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Lippisch Post War Projects

hesham

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amsci99

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I am still confused how the Lippisch Aerodyne is supposed to work, is it a direct vectored thrust vehicle or does the body conform to the 'Coanda Effect'?
 

flateric

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Aerodyne the wingless, tailess plane in remote-control flight inside hanger; inventor Alexander Lippisch at controls.
December 1955

© Time Inc.
 

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Jemiba

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From "The Aeroplane" .1.56, another impression of the Lippisch Aerodyne,
with a short description of the principle .
 

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Lauge

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Jemiba said:
From "The Aeroplane" .1.56, another impression of the Lippisch Aerodyne,
with a short description of the principle .

"...internal lift-inducing system" ??? Isn't that what the Hindenburg used ?

Regards,

Thomas L. Nielsen
Denmark

PS: If (as it seems) the aerodyne uses direct lift fans, wouldn't the specific fuel consumption be through the roof ?
 

Jemiba

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"Isn't that what the Hindenburg used ?"

Principally, you're right, I think ! Lift is generated inside the vehicle, contrary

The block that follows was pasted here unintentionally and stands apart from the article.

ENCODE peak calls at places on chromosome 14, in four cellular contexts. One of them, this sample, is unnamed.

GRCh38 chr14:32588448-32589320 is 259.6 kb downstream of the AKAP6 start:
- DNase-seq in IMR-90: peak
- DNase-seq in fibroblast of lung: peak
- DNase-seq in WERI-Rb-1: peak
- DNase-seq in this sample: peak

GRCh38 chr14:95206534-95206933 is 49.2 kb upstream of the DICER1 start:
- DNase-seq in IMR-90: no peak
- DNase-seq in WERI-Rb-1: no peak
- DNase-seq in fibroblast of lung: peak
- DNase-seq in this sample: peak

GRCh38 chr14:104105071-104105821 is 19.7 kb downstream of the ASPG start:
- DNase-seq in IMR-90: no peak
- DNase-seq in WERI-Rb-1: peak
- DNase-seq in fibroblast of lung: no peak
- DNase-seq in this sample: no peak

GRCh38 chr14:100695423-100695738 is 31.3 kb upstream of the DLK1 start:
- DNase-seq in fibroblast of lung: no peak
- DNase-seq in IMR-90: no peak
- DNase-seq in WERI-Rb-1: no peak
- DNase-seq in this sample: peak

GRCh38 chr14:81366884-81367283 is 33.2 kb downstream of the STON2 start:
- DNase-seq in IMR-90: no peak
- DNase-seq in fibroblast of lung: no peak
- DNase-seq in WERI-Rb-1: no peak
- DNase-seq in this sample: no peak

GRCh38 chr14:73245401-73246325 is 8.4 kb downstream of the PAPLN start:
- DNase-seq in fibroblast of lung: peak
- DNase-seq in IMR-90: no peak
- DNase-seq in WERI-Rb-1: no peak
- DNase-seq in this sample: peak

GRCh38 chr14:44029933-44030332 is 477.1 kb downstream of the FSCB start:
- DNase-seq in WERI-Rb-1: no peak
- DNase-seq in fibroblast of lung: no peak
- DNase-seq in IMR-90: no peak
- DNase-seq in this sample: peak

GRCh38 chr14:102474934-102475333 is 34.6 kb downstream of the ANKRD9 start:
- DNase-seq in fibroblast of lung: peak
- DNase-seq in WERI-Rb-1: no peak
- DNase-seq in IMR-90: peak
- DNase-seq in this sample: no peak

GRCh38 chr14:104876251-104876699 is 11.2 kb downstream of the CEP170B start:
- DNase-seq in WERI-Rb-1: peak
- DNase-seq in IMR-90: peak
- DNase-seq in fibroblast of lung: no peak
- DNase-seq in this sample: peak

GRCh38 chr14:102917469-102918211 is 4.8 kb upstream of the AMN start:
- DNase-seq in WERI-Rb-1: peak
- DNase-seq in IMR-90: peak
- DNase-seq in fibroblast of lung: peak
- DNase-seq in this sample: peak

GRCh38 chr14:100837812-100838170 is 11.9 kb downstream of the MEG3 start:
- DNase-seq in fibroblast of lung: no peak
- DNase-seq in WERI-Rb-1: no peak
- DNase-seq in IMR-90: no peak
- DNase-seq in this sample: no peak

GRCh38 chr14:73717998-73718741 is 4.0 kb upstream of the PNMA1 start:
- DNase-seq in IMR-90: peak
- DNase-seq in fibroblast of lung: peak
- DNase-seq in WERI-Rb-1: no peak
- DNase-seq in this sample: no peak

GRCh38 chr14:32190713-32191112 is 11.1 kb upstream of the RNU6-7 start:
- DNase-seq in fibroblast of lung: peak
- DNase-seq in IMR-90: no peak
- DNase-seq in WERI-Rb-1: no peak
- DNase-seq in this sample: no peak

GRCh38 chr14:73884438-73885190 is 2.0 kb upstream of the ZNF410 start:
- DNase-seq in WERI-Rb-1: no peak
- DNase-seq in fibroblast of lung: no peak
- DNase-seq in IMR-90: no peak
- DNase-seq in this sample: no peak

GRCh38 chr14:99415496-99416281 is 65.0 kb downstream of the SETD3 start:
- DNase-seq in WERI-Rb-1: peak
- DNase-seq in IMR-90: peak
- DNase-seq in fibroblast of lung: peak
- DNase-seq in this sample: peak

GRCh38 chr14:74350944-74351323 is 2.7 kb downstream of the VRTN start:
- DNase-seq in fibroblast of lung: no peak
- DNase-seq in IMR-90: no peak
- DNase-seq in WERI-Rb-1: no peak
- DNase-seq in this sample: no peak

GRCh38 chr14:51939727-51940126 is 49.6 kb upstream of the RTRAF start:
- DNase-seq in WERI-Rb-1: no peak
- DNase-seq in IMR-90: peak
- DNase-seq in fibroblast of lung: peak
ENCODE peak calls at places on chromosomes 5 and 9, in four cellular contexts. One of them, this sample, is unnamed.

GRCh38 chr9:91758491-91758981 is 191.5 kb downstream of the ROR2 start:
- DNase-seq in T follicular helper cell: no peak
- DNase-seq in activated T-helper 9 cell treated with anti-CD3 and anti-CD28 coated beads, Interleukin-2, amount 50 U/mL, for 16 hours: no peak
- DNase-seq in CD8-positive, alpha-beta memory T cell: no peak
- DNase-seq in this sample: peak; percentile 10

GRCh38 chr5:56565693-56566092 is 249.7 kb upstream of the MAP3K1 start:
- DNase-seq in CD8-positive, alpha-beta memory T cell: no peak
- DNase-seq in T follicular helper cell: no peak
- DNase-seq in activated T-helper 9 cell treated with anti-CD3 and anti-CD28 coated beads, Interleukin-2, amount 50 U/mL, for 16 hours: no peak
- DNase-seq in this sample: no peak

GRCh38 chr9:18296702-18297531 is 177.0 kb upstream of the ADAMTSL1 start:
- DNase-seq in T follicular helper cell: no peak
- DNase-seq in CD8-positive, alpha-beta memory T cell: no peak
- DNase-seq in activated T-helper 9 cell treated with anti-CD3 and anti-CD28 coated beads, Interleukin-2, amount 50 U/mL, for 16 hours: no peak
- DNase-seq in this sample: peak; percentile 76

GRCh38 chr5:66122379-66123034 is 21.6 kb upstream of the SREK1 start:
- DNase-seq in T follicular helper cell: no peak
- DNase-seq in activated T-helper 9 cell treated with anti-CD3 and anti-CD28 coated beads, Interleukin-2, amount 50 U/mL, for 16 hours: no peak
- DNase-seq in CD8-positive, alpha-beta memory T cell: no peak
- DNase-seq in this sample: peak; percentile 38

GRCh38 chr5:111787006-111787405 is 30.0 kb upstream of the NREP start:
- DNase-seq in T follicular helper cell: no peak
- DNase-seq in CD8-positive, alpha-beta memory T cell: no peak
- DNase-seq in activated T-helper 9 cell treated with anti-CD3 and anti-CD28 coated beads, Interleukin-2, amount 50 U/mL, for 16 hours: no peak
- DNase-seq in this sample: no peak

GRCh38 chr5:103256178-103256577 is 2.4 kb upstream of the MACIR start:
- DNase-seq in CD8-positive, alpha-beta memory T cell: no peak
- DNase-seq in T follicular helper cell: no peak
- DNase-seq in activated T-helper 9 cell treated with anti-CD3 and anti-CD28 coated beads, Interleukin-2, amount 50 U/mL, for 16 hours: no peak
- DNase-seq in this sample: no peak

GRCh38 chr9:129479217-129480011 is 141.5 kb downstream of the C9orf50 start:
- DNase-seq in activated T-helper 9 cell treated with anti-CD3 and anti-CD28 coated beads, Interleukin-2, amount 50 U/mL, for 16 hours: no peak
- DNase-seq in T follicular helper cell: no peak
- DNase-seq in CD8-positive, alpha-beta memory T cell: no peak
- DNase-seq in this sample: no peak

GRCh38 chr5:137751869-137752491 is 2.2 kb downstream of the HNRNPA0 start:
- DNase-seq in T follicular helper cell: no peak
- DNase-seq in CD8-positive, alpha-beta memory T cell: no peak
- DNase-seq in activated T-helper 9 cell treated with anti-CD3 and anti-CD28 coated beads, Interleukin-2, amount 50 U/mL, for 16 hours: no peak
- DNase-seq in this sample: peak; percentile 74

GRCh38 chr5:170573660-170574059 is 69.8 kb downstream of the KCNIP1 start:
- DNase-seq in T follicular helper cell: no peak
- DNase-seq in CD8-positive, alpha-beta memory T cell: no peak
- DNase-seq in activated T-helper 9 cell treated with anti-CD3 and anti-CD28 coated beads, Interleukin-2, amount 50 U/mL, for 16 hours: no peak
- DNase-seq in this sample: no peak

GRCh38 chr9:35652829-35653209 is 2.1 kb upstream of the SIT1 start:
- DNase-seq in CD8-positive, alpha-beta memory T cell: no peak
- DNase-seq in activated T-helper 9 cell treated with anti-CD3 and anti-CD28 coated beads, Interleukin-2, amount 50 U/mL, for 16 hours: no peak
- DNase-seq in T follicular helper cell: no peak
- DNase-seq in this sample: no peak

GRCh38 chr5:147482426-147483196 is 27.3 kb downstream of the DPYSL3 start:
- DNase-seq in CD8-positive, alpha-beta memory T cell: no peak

to the use of conventional wings, where it's outside. Nevertheless a lighter-than
air vehicle would be a cheat here ! ;)
There were tests with real (unmanned) aerodynes, built by Dornier with parti-
cipation of Alexander Lippisch, so I think, the basic principle was the same.
Maybe in forward flight the shrouded fan acts like a ringwing ?
(photo from http://www.deutsches-museum.de/flugwerft/sammlungen/senkrechtstarter/aerodyne/)
 

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amsci99

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I came across this title at a second hand bookshop sometime ago and was a bit put off by the mathematics but it think it provided the aerodynamic theory between the tailess and delta configuration of Dr Alexander Lippisch.

'The Aerodynamics of the Unconventional Air Vehicles of A. Lippisch' by Henry V Borst.
 

Jemiba

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Found today an article about the aerodyne written by Alexander Lippisch himself
in Aero 6/1960. An artist's impression of an aerodyne as a light transport (bizjet
today) and three eletrical powered models with different configurations are shown.
And it is said, that the basic principle would be the same in the large "wingless aircraft".